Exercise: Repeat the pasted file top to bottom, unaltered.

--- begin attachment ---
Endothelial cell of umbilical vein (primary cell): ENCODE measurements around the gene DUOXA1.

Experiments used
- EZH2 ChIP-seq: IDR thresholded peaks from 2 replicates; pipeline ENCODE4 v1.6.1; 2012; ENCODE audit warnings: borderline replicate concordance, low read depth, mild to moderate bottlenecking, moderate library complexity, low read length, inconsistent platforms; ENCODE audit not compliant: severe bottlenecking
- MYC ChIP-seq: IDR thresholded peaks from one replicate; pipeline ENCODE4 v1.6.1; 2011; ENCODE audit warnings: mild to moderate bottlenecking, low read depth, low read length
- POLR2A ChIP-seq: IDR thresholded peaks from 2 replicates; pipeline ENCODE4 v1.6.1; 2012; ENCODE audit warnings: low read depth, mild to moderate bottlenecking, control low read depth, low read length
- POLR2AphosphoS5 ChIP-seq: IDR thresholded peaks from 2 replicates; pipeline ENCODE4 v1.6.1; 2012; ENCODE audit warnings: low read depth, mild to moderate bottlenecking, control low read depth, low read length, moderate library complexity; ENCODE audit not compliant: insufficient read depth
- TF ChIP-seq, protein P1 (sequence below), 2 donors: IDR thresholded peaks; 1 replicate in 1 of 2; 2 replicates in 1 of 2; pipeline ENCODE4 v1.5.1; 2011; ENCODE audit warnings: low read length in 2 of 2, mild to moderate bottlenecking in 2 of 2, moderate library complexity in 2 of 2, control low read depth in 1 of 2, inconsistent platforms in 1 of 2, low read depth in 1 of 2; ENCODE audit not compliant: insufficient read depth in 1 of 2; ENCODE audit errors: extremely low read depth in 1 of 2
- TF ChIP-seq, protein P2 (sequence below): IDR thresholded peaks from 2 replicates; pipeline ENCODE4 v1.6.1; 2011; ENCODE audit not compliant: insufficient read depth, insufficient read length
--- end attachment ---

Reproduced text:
Endothelial cell of umbilical vein (primary cell): ENCODE measurements around the gene DUOXA1.

Experiments used
- EZH2 ChIP-seq: IDR thresholded peaks from 2 replicates; pipeline ENCODE4 v1.6.1; 2012; ENCODE audit warnings: borderline replicate concordance, low read depth, mild to moderate bottlenecking, moderate library complexity, low read length, inconsistent platforms; ENCODE audit not compliant: severe bottlenecking
- MYC ChIP-seq: IDR thresholded peaks from one replicate; pipeline ENCODE4 v1.6.1; 2011; ENCODE audit warnings: mild to moderate bottlenecking, low read depth, low read length
- POLR2A ChIP-seq: IDR thresholded peaks from 2 replicates; pipeline ENCODE4 v1.6.1; 2012; ENCODE audit warnings: low read depth, mild to moderate bottlenecking, control low read depth, low read length
- POLR2AphosphoS5 ChIP-seq: IDR thresholded peaks from 2 replicates; pipeline ENCODE4 v1.6.1; 2012; ENCODE audit warnings: low read depth, mild to moderate bottlenecking, control low read depth, low read length, moderate library complexity; ENCODE audit not compliant: insufficient read depth
- TF ChIP-seq, protein P1 (sequence below), 2 donors: IDR thresholded peaks; 1 replicate in 1 of 2; 2 replicates in 1 of 2; pipeline ENCODE4 v1.5.1; 2011; ENCODE audit warnings: low read length in 2 of 2, mild to moderate bottlenecking in 2 of 2, moderate library complexity in 2 of 2, control low read depth in 1 of 2, inconsistent platforms in 1 of 2, low read depth in 1 of 2; ENCODE audit not compliant: insufficient read depth in 1 of 2; ENCODE audit errors: extremely low read depth in 1 of 2
- TF ChIP-seq, protein P2 (sequence below): IDR thresholded peaks from 2 replicates; pipeline ENCODE4 v1.6.1; 2011; ENCODE audit not compliant: insufficient read depth, insufficient read length